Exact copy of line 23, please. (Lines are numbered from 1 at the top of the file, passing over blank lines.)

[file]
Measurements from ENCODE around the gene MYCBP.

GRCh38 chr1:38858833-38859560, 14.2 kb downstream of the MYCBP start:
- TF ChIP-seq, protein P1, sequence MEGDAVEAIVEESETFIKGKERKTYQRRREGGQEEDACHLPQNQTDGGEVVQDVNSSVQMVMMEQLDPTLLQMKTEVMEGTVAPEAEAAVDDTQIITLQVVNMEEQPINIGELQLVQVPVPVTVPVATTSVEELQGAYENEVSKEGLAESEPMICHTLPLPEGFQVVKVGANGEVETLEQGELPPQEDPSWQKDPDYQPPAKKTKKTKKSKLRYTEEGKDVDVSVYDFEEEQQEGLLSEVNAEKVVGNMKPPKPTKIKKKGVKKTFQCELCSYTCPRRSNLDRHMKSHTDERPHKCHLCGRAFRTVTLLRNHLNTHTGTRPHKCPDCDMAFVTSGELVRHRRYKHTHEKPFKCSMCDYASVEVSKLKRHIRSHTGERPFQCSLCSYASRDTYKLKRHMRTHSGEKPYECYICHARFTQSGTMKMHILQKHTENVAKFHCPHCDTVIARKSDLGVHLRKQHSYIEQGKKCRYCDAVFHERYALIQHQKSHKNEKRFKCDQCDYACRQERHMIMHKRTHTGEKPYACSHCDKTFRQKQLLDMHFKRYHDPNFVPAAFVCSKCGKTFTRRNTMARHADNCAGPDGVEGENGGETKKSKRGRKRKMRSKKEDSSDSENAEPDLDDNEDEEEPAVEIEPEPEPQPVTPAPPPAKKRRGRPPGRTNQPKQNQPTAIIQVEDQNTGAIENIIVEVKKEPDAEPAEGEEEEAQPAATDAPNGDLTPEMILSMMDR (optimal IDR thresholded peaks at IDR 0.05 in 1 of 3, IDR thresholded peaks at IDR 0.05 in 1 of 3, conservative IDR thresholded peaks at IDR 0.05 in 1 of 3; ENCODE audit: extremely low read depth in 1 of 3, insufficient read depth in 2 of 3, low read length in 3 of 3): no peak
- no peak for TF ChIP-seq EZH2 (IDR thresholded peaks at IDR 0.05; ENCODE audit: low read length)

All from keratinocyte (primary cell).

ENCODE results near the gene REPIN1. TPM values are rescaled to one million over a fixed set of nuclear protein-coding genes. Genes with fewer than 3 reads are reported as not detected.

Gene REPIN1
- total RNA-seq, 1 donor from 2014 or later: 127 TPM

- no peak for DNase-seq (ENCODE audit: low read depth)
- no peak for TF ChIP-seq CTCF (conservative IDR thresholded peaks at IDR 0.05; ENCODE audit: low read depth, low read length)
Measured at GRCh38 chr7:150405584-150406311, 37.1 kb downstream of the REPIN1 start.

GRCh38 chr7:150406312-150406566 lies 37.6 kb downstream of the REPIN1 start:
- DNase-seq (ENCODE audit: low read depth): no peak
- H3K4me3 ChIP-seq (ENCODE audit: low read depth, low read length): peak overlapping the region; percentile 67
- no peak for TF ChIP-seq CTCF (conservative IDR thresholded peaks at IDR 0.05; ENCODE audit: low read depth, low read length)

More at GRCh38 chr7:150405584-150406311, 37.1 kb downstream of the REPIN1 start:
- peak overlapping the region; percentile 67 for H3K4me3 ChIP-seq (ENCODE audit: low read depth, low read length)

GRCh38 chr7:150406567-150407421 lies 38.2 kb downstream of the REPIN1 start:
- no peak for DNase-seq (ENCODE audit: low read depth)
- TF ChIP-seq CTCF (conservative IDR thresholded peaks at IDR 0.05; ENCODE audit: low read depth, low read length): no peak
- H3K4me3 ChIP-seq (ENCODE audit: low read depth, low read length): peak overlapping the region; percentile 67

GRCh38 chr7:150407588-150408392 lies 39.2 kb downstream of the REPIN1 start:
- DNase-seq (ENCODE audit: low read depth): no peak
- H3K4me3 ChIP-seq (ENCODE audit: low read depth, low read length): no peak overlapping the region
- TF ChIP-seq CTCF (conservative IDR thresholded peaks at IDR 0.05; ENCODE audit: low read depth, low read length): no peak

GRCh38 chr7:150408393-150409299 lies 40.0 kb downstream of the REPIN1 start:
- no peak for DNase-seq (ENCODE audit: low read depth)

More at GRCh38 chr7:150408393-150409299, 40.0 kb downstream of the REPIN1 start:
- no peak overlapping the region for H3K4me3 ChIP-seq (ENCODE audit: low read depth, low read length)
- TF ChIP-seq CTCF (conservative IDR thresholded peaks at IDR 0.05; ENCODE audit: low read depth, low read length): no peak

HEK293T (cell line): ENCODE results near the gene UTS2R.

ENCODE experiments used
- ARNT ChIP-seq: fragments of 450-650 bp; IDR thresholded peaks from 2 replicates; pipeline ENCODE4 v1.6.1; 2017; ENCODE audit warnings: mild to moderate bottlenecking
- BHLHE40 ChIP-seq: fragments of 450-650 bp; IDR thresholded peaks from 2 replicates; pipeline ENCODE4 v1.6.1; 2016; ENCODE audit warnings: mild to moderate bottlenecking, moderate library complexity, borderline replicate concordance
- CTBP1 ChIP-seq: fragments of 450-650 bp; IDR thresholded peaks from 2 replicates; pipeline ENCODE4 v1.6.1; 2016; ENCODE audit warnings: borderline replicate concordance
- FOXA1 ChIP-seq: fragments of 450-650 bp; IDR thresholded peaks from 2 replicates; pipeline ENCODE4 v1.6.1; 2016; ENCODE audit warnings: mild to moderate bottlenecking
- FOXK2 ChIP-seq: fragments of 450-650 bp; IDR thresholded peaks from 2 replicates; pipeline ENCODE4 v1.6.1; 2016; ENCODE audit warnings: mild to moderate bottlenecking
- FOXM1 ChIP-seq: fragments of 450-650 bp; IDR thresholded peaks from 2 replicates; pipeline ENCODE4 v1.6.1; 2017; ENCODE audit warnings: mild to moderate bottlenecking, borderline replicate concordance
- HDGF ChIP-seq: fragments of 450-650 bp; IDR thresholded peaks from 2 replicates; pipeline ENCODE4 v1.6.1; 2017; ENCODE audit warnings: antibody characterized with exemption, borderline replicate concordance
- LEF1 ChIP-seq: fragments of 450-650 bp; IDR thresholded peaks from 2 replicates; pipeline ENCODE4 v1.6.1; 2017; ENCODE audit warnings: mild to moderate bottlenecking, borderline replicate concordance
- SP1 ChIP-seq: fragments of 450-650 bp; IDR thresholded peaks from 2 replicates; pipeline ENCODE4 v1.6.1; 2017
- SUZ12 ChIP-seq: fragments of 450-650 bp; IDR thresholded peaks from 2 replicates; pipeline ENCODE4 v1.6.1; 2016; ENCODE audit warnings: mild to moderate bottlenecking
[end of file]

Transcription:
- DNase-seq (ENCODE audit: low read depth): no peak